Sharyn McCrumb, an award-winning Southern writer best known for her Appalachian “Ballad” novels, will read from her work at 7:30 p.m. Thursday, April 14, in Hall Campus Center’s Memorial Ballroom.
The event, the latest in the University of Lynchburg’s Thornton Reading series, is sponsored by the Richard H. Thornton Endowment in English. Admission is free and the public is invited. The reading also will be livestreamed.
During her visit, McCrumb also will spend time with Advanced Creative Writing students.
McCrumb’s work includes The New York Times bestsellers “The Ballad of Tom Dooley,” “The Ballad of Frankie Silver,” and “Ghost Riders,” which also won the Wilma Dykeman Award for Literature from the East Tennessee Historical Society and the national Audie Award for Best Recorded Book.
Among numerous honors, McCrumb was named a “Virginia Woman of History” by the Library of Virginia and a “Woman of the Arts” by the Daughters of the American Revolution.
“Her work is beautifully and thoughtfully researched, her characters are compelling, and her stories are sad, funny, and often gripping,” said Dr. Robin Bates, an English professor who nominated McCrumb for the Thornton Reading.
“More than that, they present a side of Appalachia that I think is often not told, one that goes far beyond the hillbilly stereotype. She shows the nuanced, beautiful, and sometimes painful parts of life in the mountains without resorting to clichés.”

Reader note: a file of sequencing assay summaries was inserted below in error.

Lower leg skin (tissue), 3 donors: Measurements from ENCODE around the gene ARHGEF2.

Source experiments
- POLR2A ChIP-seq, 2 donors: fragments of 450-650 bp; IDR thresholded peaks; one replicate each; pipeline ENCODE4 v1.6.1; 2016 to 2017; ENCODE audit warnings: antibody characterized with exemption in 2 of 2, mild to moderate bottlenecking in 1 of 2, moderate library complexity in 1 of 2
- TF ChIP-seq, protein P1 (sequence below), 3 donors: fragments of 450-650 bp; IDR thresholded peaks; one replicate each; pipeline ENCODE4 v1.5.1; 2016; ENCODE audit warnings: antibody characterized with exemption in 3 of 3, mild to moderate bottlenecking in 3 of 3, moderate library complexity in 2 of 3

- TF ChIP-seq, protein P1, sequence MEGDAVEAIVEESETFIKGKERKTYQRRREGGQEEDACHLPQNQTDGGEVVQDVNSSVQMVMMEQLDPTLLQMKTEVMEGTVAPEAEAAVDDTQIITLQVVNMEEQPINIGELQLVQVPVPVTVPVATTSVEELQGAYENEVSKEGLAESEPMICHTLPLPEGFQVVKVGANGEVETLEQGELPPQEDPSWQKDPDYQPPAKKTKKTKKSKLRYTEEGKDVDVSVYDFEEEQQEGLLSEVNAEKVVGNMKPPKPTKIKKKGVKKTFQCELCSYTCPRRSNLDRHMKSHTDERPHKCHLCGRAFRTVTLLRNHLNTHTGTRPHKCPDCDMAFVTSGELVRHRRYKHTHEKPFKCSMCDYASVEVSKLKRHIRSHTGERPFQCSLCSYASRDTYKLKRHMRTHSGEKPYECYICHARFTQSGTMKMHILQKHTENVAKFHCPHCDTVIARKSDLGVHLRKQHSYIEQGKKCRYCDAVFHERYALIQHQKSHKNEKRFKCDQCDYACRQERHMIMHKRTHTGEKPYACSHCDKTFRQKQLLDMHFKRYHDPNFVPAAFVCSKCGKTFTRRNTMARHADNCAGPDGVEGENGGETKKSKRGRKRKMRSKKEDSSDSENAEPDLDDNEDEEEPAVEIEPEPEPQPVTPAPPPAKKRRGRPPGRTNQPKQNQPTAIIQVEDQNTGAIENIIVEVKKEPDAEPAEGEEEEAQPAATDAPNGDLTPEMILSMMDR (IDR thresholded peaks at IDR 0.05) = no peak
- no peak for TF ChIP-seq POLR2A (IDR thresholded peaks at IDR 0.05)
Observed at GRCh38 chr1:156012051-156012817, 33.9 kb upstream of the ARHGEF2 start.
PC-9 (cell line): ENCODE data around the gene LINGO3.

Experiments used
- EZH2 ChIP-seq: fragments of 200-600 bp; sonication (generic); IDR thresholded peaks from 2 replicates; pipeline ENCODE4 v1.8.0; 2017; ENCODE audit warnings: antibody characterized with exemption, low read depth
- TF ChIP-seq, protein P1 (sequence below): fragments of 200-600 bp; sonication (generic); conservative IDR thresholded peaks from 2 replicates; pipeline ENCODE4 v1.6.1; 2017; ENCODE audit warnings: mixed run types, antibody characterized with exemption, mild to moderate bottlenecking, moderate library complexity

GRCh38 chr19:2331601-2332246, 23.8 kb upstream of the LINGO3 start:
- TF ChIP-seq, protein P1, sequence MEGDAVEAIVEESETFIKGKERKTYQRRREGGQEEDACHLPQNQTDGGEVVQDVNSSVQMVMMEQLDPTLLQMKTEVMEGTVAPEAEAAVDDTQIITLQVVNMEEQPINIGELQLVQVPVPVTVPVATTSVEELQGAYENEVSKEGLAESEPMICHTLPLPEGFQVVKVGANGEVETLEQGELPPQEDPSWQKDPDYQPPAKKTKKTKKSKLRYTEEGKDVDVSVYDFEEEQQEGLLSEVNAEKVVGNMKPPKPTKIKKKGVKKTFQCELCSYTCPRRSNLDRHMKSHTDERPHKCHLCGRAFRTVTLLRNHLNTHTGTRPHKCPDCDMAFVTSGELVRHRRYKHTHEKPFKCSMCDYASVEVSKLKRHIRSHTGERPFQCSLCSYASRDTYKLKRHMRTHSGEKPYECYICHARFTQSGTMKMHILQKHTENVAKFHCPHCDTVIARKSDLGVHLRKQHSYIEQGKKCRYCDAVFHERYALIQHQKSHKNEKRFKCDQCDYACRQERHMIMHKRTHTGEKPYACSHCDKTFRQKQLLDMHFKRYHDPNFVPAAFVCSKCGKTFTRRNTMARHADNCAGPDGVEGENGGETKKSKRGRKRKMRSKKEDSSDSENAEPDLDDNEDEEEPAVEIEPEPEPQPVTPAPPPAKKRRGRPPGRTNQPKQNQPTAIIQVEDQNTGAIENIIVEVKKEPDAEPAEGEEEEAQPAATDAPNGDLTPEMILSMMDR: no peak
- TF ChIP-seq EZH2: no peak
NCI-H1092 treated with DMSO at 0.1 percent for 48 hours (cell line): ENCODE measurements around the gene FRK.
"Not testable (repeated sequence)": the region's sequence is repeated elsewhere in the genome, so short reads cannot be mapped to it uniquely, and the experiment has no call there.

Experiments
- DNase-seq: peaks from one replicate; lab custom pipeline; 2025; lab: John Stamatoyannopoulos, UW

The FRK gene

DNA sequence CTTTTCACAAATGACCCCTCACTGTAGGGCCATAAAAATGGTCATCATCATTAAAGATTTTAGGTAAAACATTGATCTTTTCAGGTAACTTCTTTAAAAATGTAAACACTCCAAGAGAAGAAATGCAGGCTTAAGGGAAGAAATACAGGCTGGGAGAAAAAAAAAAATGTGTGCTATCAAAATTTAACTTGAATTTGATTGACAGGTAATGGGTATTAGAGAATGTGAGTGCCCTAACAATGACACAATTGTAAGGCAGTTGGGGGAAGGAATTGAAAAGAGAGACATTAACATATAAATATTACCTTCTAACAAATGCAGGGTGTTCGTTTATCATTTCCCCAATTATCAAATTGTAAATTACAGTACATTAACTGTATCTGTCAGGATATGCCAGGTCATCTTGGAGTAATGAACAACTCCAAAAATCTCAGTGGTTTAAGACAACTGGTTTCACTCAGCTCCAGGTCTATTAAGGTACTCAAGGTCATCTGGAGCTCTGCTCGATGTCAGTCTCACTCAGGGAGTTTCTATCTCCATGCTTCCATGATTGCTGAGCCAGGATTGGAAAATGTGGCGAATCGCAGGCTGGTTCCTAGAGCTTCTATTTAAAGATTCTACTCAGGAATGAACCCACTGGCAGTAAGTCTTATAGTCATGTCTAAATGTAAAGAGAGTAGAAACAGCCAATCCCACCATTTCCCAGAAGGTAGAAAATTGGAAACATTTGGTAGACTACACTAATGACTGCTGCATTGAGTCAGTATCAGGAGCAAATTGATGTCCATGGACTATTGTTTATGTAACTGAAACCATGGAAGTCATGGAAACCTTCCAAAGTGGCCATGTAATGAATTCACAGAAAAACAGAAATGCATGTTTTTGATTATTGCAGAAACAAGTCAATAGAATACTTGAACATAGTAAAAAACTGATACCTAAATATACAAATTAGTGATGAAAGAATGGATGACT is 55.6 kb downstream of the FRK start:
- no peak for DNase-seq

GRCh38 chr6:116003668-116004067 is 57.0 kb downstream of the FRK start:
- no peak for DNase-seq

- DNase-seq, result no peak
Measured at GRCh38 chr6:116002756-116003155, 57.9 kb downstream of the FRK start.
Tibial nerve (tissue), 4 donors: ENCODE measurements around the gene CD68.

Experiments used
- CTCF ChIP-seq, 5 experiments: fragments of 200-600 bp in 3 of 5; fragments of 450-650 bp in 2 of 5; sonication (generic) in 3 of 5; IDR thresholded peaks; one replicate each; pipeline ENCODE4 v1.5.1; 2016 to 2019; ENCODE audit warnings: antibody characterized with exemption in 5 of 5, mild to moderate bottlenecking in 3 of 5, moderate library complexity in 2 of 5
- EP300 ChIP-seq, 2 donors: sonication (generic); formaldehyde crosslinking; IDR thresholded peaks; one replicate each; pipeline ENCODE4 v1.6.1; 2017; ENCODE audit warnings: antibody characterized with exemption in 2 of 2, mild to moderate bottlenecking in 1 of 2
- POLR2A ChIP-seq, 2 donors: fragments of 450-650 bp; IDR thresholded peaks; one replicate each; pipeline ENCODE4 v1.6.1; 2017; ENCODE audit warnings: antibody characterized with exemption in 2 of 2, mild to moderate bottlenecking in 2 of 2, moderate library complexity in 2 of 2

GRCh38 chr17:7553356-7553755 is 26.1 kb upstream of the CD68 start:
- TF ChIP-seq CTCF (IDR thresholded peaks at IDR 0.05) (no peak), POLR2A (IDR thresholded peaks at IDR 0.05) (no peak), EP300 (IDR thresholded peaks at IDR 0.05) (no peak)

Bates discovered McCrumb’s novels in the 1990s and is using “The Ballad of Frankie Silver” in her Literature and the Body class this semester. The book is based on a real murder trial from North Carolina in the 1830s.
“Having a writer here who has had a long and prolific career and who could relate well to students, but would also be known to the community, is a great opportunity for us to enjoy a reading that celebrates the Appalachian region and writing that is exceptional and entertaining,” Bates said.
Dr. Nina Salmon ’93 MEd, associate professor of English and director of Lynchburg’s Senior Symposium, is using three McCrumb novels in her College Writing class. The first-year students, in groups of two or three, are reading and discussing the novels “book club” style.
“My goal is to get my students really into McCrumb’s novels,” Salmon said. “I hope they’ll be talking about them, in and out of class, so they really start to look forward to her visit.”
Salmon has also encouraged her students to use subject matter from the novels — environmental ethics and responsibility, the economic impact of the chestnut blight, cultural politics, and more — for future research projects.
“How cool is it to be able to hear from and possibly meet an author whose work you are reading in one of your classes?” Salmon said. “Maybe they can even tell her about their research projects or ask her some questions.
“I hope reading a novel by an author and working through it with peers, choosing a research topic based on something sparked by the novel, and then attending a reading and being able to ask questions of the author will provide a rich and memorable Lynchburg experience.”
For more information about the Thornton Reading series, contact Jer Bryant ’03, ’10 MA, Richard H. Thornton chair and assistant professor of English, at email@example.com.